Head StartArea News
-- As far as weather goes, March was an odd month.
By: Sarah Gorvin , Pierce County Herald
RED WING, Minn. -- As far as weather goes, March was an odd month.
With high temperatures breezing above the 65-degree mark on many days, the traditionally early spring month felt downright summery. And because of record low snowfalls throughout winter, the threat of flooding — that typical March foe for any river town — was nonexistent.
“It was unbelievable, smashed all the records,” said John Maloney, owner of Cannon River Winery in Cannon Falls.
Because of the early warm temps, Maloney said his grape crop has gotten a head start, something many area farmers throughout the region are seeing.
“It’s literally a month early,” Maloney said.
Currently, the vineyard is seeing budding on two of its 10 varieties of grapes. An early budding means the grapes get to hang on the vine longer than normal, Maloney said. That means the fruit gets more time to accumulate more sugars and reduce the acidity.
“Longer hang time will allow you to have better quality fruit which allow you to have better wines,” he said.
Before this year, Maloney said the earliest bud break he ever saw was in 2010, when it happened about the third week of April.
“That was a pretty darn early break, we thought, and this just shatters that,” he said.
“Shatter” is a pretty fitting word for describing all the records March 2012 broke. The Southern Research and Outreach Center, based in Waseca, Minn., reported that last month’s average temperature was 47.1 degrees. The previous record for warmth, set all the way back in 1946, was 43.2 degrees.
What’s more, March’s daily highs averaged about 16 degrees above normal highs. That’s the highest deviation from normal the SROC has seen since it began keeping records in 1915.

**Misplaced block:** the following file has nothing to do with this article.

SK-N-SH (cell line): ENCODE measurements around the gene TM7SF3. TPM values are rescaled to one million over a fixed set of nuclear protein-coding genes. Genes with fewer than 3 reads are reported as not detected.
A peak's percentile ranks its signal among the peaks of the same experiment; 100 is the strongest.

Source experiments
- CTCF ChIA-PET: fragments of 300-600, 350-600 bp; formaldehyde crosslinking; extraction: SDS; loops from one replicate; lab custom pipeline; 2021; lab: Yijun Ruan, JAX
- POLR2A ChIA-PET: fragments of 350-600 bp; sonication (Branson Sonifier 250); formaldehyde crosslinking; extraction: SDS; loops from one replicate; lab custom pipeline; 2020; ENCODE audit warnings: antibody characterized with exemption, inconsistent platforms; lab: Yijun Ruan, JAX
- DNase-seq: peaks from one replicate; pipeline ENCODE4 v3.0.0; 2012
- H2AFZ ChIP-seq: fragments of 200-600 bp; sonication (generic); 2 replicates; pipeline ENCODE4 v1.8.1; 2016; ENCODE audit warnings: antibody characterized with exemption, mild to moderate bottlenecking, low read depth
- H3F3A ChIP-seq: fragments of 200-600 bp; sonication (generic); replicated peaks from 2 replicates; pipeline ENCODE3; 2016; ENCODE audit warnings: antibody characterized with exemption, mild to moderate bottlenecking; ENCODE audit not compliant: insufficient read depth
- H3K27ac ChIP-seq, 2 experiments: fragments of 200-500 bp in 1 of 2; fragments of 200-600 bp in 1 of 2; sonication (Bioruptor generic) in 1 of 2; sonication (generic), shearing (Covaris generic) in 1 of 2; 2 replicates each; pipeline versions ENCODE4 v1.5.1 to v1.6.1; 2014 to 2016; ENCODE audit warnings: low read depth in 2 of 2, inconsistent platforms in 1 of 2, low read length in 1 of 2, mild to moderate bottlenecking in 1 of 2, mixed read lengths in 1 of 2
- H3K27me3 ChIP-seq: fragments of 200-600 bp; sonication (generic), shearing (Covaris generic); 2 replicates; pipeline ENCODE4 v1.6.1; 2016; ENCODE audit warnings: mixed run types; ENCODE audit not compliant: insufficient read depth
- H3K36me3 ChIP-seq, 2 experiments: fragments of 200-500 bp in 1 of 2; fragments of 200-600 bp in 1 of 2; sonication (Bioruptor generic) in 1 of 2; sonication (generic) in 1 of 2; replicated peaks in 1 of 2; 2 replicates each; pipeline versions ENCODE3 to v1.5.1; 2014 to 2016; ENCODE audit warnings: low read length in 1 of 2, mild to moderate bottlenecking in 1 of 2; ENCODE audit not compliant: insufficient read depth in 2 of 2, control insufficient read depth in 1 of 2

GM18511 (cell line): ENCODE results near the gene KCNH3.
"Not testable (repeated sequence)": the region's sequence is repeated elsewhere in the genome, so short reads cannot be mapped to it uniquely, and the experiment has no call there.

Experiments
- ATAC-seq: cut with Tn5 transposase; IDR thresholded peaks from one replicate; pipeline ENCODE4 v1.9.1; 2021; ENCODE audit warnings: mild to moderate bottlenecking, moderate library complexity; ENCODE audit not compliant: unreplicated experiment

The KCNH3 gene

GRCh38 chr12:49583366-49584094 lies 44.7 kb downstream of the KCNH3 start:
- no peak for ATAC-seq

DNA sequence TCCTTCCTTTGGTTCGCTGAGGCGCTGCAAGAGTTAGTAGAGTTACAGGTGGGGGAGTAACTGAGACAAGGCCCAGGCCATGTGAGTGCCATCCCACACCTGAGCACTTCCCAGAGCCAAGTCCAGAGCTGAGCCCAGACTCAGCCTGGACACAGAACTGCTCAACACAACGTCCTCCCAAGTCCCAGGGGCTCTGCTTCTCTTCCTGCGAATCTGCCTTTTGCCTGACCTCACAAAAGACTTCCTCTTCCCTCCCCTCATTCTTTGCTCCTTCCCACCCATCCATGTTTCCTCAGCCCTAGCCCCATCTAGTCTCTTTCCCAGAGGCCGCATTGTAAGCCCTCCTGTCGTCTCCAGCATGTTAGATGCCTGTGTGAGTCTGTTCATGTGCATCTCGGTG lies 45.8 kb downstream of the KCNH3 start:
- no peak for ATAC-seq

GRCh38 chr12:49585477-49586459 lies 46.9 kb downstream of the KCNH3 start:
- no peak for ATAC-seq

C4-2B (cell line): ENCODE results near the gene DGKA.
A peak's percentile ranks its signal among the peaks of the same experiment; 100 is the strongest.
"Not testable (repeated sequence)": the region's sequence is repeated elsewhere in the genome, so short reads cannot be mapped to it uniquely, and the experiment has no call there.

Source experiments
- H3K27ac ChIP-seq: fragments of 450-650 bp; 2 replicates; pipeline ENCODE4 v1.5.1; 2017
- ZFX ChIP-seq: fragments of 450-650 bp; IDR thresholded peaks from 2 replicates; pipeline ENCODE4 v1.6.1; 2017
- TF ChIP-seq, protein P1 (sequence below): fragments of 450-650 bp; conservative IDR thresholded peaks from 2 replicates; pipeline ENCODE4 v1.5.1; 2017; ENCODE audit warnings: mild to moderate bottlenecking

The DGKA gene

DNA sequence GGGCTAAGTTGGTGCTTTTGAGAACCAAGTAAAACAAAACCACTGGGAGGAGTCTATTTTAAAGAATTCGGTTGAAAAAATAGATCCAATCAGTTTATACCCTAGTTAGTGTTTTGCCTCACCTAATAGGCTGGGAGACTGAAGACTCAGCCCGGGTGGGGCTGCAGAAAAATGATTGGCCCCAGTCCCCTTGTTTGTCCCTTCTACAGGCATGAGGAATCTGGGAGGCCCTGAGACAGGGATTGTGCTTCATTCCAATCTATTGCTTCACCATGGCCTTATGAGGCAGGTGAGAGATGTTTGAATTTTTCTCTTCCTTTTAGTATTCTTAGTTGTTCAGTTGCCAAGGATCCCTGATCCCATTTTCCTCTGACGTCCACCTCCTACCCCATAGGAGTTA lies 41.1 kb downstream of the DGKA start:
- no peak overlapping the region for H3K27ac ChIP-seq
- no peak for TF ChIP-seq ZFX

And, in case you need more proof of how warm March was, SROC reported that last month averaged about one degree warmer than a normal April average.
For grain farmers, those warm air temps equate to warmer soil temps. SROC reported that soil temperatures at the 2-inch depth are averaging about 55 degrees, something farmers don’t generally see until May 1.
That has allowed farmers to begin planting earlier than normal as well. SROC reports that in many fields, fertilizer has already been applied and small grains have not only been planted, but are already growing.
Corn crops, however, generally haven’t been started; there’s still the threat of cold, even below freezing, night lows that could set back any young corn sprouts.
For Maloney, that threat of frost is also on the forefront of his mind. Exceptionally cold nights could really damage the just-emerged grape buds, he said.
“It’s really unlikely that we won’t have any frost between now and the end of the traditional frost season,” he said. The last frost generally occurs around late April.
To help protect his fledgling crop, Maloney said there’s a product he will spray on the vines if overnight lows are predicted to be especially frigid.
“We’re getting closer and closer to when you can breathe easier. We’re just going to hope for the best.”
But the early spring doesn’t mean a longer season for every crop. For maple syrup producers, the lack of spring basically robbed them of a harvest.
“It went from winter to summer,” said Pete Roth, owner of Roth Sugar Bush in Cadott, Wis. “It went from snow on the ground to 70.”
That means that March skipped right over ideal sap-running weather: warmer days with nights dipping below freezing. As a result, Roth said this year’s maple syrup crop is only about a quarter to a third of what it would normally be.
But Roth said even so, no one has to worry about running short of maple syrup. Several previous years have been good.
“There’s plenty of carry over. There’s going to be enough maple syrup,” Roth said.
Sarah Gorvin is a reporter for the Red Wing Republican Eagle.